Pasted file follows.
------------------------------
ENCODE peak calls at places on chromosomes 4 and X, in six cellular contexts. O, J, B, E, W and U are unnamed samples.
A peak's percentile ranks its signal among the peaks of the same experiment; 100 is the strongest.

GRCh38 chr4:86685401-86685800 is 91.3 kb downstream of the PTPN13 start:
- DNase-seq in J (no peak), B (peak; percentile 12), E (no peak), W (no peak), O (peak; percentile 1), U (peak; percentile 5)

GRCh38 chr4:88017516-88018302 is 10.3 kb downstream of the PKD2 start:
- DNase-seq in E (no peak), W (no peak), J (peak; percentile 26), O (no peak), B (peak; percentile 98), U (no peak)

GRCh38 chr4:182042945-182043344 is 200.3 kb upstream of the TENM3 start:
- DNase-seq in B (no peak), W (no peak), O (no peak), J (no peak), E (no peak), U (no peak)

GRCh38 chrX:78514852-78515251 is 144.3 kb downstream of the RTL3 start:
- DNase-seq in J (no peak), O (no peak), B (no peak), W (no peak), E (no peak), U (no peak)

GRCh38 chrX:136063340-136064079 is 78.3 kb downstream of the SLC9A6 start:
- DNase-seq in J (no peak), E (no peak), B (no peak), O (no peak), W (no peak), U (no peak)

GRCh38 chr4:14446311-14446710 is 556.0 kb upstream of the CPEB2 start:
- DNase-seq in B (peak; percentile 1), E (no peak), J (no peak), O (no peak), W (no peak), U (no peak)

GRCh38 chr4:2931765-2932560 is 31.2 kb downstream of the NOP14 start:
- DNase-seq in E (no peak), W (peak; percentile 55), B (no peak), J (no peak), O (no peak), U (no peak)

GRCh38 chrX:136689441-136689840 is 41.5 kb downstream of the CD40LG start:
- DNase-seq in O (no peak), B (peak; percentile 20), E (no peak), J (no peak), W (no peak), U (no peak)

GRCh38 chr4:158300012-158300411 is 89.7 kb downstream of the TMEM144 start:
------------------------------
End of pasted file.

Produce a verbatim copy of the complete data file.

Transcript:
ENCODE peak calls at places on chromosomes 4 and X, in six cellular contexts. O, J, B, E, W and U are unnamed samples.
A peak's percentile ranks its signal among the peaks of the same experiment; 100 is the strongest.

GRCh38 chr4:86685401-86685800 is 91.3 kb downstream of the PTPN13 start:
- DNase-seq in J (no peak), B (peak; percentile 12), E (no peak), W (no peak), O (peak; percentile 1), U (peak; percentile 5)

GRCh38 chr4:88017516-88018302 is 10.3 kb downstream of the PKD2 start:
- DNase-seq in E (no peak), W (no peak), J (peak; percentile 26), O (no peak), B (peak; percentile 98), U (no peak)

GRCh38 chr4:182042945-182043344 is 200.3 kb upstream of the TENM3 start:
- DNase-seq in B (no peak), W (no peak), O (no peak), J (no peak), E (no peak), U (no peak)

GRCh38 chrX:78514852-78515251 is 144.3 kb downstream of the RTL3 start:
- DNase-seq in J (no peak), O (no peak), B (no peak), W (no peak), E (no peak), U (no peak)

GRCh38 chrX:136063340-136064079 is 78.3 kb downstream of the SLC9A6 start:
- DNase-seq in J (no peak), E (no peak), B (no peak), O (no peak), W (no peak), U (no peak)

GRCh38 chr4:14446311-14446710 is 556.0 kb upstream of the CPEB2 start:
- DNase-seq in B (peak; percentile 1), E (no peak), J (no peak), O (no peak), W (no peak), U (no peak)

GRCh38 chr4:2931765-2932560 is 31.2 kb downstream of the NOP14 start:
- DNase-seq in E (no peak), W (peak; percentile 55), B (no peak), J (no peak), O (no peak), U (no peak)

GRCh38 chrX:136689441-136689840 is 41.5 kb downstream of the CD40LG start:
- DNase-seq in O (no peak), B (peak; percentile 20), E (no peak), J (no peak), W (no peak), U (no peak)

GRCh38 chr4:158300012-158300411 is 89.7 kb downstream of the TMEM144 start: